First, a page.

What gets built first, and other Grange questions, answered

Published 4:56 pm Monday, August 28, 2023

Editor’s note: This story was updated on Aug. 31 at 2:21 p.m. with additional comments from Luter.

The first of 53 single-family homes slated for the Grange at 10Main could be occupied by the end of 2024, though its commercial component that would include the farmers market building that’s to anchor the development, isn’t expected to break ground until September of that year.

That’s according to an updated fiscal impact study Grange developer Joseph Luter IV provided to Smithfield’s Planning Commission in June ahead of the body’s vote to recommend approval of Luter’s request for mixed-use zoning for the former Pierceville property. The Town Council is set to vote Sept. 5 on the zoning application and related conditional use permits.

Subscribe to our free email newsletter

Get the latest news sent to your inbox

Mayor Steve Bowman, in an Aug. 8 email to council members, asked them to email Town Manager Michael Stallings any lingering questions regarding the proposed development by Aug. 14 in preparation for an Aug. 31 work session with Luter and his design team. Among those submitted was one asking about a possible change to the order in which the Grange’s components would be built.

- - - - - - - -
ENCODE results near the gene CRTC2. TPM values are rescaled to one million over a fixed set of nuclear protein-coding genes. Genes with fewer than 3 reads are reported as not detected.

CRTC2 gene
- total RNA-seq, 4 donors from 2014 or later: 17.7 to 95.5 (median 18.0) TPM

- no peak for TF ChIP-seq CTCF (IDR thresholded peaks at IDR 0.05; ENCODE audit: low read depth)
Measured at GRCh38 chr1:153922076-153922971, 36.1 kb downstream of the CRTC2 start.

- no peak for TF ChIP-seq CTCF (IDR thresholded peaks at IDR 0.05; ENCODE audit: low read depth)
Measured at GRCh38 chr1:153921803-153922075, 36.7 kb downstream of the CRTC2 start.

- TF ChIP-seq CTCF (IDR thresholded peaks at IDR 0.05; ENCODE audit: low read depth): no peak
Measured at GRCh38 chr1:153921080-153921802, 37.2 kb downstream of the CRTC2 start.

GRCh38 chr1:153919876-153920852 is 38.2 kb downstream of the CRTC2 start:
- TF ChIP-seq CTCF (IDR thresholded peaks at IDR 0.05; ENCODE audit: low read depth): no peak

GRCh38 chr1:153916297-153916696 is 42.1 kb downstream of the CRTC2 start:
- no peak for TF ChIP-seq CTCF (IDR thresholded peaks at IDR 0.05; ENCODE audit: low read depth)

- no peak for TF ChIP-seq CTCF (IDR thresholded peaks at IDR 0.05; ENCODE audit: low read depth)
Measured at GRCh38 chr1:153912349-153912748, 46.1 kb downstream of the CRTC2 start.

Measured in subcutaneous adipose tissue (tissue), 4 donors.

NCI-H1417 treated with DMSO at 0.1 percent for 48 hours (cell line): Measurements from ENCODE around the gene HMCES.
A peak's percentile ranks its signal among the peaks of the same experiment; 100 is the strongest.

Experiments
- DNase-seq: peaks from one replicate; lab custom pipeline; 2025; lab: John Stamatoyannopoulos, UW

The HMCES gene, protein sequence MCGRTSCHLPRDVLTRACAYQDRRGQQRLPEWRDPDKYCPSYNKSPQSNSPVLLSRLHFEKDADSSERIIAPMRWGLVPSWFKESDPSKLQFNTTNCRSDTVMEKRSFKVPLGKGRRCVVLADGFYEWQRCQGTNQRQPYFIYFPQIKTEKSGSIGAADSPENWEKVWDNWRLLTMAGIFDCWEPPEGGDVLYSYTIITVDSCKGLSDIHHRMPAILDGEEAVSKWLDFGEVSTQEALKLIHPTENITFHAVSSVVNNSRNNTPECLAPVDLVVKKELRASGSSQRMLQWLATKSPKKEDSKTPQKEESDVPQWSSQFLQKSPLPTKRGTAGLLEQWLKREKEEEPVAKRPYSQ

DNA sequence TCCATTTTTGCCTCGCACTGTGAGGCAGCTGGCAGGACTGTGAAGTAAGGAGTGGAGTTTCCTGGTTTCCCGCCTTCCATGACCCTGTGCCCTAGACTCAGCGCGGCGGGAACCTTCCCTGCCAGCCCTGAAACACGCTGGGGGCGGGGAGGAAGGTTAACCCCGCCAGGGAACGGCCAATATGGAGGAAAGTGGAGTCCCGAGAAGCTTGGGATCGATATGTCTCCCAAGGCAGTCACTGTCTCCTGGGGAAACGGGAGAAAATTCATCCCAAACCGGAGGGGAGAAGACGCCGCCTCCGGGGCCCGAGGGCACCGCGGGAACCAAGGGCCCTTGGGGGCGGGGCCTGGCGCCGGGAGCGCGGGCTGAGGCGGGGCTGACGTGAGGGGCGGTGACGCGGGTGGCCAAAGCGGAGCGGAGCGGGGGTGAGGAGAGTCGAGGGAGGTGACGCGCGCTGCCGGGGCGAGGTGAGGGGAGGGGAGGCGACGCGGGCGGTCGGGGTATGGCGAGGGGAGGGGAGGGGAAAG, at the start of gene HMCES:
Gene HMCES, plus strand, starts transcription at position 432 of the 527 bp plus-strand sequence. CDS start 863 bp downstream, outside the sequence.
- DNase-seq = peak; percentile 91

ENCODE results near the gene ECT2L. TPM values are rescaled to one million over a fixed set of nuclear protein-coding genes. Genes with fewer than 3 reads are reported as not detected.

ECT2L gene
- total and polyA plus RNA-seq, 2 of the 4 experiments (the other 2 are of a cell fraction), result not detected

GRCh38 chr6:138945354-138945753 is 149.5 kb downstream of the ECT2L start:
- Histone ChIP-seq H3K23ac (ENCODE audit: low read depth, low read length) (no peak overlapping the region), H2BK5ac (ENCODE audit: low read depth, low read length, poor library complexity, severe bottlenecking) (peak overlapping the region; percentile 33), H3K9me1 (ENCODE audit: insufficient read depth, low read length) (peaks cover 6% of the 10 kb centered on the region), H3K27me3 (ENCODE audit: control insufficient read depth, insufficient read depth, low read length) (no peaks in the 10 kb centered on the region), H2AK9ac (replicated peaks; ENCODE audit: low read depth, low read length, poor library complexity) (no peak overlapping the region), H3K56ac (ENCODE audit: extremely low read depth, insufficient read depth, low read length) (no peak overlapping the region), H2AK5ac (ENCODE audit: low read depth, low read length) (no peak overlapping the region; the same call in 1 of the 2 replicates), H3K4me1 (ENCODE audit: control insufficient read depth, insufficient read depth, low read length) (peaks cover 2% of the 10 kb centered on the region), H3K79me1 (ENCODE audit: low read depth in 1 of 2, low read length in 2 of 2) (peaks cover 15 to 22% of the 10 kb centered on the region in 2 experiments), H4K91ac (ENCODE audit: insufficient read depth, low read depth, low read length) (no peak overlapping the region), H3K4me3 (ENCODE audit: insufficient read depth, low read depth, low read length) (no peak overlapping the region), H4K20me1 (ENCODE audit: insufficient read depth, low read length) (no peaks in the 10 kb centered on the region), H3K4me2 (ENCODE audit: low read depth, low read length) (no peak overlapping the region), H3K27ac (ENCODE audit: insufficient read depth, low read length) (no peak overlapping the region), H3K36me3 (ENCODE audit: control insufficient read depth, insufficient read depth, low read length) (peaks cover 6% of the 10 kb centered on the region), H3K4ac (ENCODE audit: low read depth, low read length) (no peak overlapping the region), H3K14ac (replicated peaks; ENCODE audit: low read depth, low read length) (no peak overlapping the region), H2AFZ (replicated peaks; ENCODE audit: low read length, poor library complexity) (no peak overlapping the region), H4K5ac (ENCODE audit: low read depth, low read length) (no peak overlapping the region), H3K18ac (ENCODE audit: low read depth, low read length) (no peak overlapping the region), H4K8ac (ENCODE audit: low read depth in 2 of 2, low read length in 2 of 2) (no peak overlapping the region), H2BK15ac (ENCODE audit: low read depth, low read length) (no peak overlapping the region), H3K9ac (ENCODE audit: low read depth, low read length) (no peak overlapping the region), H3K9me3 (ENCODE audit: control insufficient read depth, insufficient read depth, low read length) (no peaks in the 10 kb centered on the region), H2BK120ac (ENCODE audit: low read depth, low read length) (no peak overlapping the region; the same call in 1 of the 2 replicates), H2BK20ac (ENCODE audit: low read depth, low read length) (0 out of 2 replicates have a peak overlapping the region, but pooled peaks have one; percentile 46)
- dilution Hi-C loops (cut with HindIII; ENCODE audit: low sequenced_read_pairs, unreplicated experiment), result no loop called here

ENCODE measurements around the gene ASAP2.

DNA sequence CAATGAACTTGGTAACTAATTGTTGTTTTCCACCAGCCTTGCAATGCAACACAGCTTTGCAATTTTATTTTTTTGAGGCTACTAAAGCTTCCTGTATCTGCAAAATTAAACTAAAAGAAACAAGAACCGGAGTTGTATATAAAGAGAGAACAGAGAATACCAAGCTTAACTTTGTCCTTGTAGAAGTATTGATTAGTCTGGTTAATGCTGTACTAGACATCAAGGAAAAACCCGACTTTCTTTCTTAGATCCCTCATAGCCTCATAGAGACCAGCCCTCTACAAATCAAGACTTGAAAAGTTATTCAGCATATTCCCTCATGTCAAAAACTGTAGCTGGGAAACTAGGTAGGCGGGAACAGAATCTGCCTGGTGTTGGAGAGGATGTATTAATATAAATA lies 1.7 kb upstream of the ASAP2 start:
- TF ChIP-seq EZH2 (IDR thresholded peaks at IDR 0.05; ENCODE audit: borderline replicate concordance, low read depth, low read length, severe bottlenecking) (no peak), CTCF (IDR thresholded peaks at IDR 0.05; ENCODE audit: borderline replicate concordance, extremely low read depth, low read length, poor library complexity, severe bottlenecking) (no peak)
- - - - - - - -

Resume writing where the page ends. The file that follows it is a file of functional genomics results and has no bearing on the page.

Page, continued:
The Grange, as proposed, would consist of a building that would house the town’s farmers market, a restaurant and a retailer; detached commercial space; a hotel; and 304 homes, including 212 units in three- and four-story apartment buildings.


What gets built first?

Luter, during January meetings at Main Street Baptist Church with the project’s neighbors, estimated that if the Grange was approved this year, construction of the indoor/outdoor farmers market building could begin “immediately” in 2024, and would likely take around nine months to complete.